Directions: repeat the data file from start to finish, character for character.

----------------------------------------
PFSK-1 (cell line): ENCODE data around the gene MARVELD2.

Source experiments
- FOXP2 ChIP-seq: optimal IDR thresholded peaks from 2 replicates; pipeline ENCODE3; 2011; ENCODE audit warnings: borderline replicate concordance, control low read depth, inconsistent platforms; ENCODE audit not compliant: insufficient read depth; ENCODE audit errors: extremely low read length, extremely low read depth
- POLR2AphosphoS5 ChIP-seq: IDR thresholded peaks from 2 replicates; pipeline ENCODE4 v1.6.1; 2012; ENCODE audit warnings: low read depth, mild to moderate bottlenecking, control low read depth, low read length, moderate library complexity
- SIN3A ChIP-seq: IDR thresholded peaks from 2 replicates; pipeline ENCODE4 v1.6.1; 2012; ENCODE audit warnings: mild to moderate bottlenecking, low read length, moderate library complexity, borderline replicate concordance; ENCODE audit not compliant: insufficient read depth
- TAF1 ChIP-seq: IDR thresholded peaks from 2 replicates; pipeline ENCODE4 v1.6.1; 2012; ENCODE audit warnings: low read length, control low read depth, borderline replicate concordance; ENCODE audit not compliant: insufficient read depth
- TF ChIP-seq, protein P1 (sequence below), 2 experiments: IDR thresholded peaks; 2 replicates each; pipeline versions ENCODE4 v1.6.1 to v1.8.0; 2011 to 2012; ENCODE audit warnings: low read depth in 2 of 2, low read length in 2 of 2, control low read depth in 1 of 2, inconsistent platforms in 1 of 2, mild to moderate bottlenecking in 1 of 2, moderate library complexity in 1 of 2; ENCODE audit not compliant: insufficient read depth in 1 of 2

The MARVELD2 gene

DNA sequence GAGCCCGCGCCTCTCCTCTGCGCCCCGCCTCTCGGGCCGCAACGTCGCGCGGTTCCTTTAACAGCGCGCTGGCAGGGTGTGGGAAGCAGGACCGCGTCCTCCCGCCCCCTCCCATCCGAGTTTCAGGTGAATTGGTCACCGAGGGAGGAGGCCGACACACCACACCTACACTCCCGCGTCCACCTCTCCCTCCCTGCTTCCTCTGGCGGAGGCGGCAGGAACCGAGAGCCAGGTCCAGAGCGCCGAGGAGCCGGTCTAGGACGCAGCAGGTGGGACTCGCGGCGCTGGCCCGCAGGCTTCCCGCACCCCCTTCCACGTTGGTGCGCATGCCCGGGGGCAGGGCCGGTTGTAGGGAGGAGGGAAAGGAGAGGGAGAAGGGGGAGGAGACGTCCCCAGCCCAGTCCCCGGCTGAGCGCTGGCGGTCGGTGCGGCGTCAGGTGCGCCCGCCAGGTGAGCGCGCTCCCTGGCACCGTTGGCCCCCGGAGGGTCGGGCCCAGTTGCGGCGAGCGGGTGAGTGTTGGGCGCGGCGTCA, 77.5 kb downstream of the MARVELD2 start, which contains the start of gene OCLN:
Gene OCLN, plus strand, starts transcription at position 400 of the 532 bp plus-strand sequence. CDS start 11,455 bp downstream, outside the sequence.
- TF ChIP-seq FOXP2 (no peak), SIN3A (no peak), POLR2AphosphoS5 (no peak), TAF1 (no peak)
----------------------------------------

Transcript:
PFSK-1 (cell line): ENCODE data around the gene MARVELD2.

Source experiments
- FOXP2 ChIP-seq: optimal IDR thresholded peaks from 2 replicates; pipeline ENCODE3; 2011; ENCODE audit warnings: borderline replicate concordance, control low read depth, inconsistent platforms; ENCODE audit not compliant: insufficient read depth; ENCODE audit errors: extremely low read length, extremely low read depth
- POLR2AphosphoS5 ChIP-seq: IDR thresholded peaks from 2 replicates; pipeline ENCODE4 v1.6.1; 2012; ENCODE audit warnings: low read depth, mild to moderate bottlenecking, control low read depth, low read length, moderate library complexity
- SIN3A ChIP-seq: IDR thresholded peaks from 2 replicates; pipeline ENCODE4 v1.6.1; 2012; ENCODE audit warnings: mild to moderate bottlenecking, low read length, moderate library complexity, borderline replicate concordance; ENCODE audit not compliant: insufficient read depth
- TAF1 ChIP-seq: IDR thresholded peaks from 2 replicates; pipeline ENCODE4 v1.6.1; 2012; ENCODE audit warnings: low read length, control low read depth, borderline replicate concordance; ENCODE audit not compliant: insufficient read depth
- TF ChIP-seq, protein P1 (sequence below), 2 experiments: IDR thresholded peaks; 2 replicates each; pipeline versions ENCODE4 v1.6.1 to v1.8.0; 2011 to 2012; ENCODE audit warnings: low read depth in 2 of 2, low read length in 2 of 2, control low read depth in 1 of 2, inconsistent platforms in 1 of 2, mild to moderate bottlenecking in 1 of 2, moderate library complexity in 1 of 2; ENCODE audit not compliant: insufficient read depth in 1 of 2

The MARVELD2 gene

DNA sequence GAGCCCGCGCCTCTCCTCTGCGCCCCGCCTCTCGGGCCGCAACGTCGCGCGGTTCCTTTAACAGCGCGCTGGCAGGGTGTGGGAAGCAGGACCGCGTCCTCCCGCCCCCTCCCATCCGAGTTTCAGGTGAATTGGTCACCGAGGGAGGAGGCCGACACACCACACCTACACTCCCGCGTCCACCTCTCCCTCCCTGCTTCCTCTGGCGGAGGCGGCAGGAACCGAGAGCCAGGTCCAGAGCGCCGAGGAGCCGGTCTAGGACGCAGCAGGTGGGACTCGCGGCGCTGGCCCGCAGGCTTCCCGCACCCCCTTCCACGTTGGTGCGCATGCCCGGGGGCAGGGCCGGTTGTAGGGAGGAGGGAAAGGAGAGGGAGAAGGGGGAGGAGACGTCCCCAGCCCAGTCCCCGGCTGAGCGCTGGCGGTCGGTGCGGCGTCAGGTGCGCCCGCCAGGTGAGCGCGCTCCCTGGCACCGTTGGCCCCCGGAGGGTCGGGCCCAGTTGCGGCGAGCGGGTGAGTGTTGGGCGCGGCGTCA, 77.5 kb downstream of the MARVELD2 start, which contains the start of gene OCLN:
Gene OCLN, plus strand, starts transcription at position 400 of the 532 bp plus-strand sequence. CDS start 11,455 bp downstream, outside the sequence.
- TF ChIP-seq FOXP2 (no peak), SIN3A (no peak), POLR2AphosphoS5 (no peak), TAF1 (no peak)